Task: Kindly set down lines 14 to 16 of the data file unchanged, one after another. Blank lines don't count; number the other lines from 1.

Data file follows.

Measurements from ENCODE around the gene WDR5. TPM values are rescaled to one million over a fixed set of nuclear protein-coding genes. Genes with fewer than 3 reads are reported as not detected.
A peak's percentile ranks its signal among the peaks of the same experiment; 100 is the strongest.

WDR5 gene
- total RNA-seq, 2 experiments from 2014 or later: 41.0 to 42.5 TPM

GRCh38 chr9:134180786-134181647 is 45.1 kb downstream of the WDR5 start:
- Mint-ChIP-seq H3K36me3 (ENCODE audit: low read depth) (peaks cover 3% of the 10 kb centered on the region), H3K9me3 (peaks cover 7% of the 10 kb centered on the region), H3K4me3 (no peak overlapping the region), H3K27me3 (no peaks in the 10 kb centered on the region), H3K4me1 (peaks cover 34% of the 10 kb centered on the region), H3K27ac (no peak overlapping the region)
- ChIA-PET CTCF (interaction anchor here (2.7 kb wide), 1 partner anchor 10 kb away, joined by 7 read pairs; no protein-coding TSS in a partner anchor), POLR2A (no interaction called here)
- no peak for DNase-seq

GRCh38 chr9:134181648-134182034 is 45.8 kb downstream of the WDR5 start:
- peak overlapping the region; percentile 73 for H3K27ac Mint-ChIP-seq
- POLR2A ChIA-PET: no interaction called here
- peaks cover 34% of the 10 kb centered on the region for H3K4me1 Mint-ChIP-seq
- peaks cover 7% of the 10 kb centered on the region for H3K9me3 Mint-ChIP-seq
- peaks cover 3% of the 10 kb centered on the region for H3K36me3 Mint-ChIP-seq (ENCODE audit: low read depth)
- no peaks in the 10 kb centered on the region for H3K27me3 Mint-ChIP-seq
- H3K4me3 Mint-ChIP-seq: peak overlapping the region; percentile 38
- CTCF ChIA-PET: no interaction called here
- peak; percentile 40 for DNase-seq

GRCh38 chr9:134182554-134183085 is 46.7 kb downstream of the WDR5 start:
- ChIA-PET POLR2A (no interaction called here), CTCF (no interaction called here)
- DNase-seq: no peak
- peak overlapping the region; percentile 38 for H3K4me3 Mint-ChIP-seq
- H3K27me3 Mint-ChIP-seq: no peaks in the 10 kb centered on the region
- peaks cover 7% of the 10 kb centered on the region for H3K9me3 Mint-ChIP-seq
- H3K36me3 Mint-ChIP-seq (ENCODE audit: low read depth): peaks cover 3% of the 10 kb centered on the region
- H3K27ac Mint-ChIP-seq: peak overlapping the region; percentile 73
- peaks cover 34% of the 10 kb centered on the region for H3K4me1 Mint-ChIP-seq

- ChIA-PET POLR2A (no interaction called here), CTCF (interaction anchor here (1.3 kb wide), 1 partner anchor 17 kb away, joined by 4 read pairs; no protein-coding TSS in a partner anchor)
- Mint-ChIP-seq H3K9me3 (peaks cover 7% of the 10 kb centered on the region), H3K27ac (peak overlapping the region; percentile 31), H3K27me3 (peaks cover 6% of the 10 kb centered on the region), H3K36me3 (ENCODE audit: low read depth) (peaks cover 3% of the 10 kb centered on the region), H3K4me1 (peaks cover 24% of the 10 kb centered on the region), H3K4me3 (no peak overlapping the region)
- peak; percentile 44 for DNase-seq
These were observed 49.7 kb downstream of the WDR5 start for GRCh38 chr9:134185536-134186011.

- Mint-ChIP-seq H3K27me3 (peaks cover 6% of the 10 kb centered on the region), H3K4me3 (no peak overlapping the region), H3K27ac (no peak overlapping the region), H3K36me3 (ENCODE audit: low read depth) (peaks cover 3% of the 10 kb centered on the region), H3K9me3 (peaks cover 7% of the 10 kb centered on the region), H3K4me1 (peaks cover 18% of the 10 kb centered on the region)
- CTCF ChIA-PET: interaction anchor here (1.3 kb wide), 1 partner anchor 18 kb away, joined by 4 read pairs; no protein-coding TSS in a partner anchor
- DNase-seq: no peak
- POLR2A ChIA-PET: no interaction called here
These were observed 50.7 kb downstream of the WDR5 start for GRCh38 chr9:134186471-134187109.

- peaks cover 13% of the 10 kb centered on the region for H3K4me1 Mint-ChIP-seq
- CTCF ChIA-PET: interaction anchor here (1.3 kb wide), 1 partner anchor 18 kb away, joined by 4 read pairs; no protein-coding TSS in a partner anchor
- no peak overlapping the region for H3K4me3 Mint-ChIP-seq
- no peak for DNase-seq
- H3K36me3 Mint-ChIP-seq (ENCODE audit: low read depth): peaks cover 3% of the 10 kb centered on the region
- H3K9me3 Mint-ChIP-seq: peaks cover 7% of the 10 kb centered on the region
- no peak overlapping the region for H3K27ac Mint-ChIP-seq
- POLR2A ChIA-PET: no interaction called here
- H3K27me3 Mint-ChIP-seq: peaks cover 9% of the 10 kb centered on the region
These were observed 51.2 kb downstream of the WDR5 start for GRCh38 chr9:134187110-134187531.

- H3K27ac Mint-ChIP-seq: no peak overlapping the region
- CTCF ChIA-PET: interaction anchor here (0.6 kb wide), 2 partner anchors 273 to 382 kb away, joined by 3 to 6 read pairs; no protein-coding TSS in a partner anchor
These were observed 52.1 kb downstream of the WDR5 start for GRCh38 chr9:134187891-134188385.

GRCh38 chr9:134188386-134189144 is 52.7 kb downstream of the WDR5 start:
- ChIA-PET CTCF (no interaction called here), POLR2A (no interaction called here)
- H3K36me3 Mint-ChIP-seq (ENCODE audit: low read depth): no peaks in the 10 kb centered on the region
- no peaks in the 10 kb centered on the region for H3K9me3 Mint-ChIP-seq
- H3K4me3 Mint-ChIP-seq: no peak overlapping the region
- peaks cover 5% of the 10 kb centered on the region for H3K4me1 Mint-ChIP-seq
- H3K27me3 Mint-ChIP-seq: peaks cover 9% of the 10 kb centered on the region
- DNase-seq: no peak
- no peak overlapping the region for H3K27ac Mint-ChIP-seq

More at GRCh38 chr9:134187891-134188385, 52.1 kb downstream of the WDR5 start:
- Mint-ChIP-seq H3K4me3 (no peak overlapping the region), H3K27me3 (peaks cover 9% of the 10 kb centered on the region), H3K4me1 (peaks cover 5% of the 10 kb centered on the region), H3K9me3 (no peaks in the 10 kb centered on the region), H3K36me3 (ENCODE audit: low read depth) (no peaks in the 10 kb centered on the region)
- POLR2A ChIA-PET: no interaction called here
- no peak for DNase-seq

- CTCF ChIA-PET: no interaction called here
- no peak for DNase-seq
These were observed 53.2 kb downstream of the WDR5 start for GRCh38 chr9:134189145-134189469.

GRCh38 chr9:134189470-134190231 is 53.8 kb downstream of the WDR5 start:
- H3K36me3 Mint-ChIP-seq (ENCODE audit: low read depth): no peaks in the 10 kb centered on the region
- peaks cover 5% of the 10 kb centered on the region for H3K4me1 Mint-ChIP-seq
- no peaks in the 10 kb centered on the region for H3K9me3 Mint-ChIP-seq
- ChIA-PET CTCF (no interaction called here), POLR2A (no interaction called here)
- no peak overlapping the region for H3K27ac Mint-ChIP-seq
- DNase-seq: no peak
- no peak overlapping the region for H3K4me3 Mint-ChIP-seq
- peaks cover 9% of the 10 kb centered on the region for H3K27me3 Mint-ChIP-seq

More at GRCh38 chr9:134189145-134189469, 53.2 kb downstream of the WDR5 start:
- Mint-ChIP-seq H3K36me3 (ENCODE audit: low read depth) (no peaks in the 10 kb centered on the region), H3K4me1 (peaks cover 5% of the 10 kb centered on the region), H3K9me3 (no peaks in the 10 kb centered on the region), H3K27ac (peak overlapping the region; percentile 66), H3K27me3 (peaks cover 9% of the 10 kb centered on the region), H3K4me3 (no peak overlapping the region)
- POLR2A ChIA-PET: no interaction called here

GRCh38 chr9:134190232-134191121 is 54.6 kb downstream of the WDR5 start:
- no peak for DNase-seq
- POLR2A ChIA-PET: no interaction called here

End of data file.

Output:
- peaks cover 3% of the 10 kb centered on the region for H3K36me3 Mint-ChIP-seq (ENCODE audit: low read depth)
- no peaks in the 10 kb centered on the region for H3K27me3 Mint-ChIP-seq
- H3K4me3 Mint-ChIP-seq: peak overlapping the region; percentile 38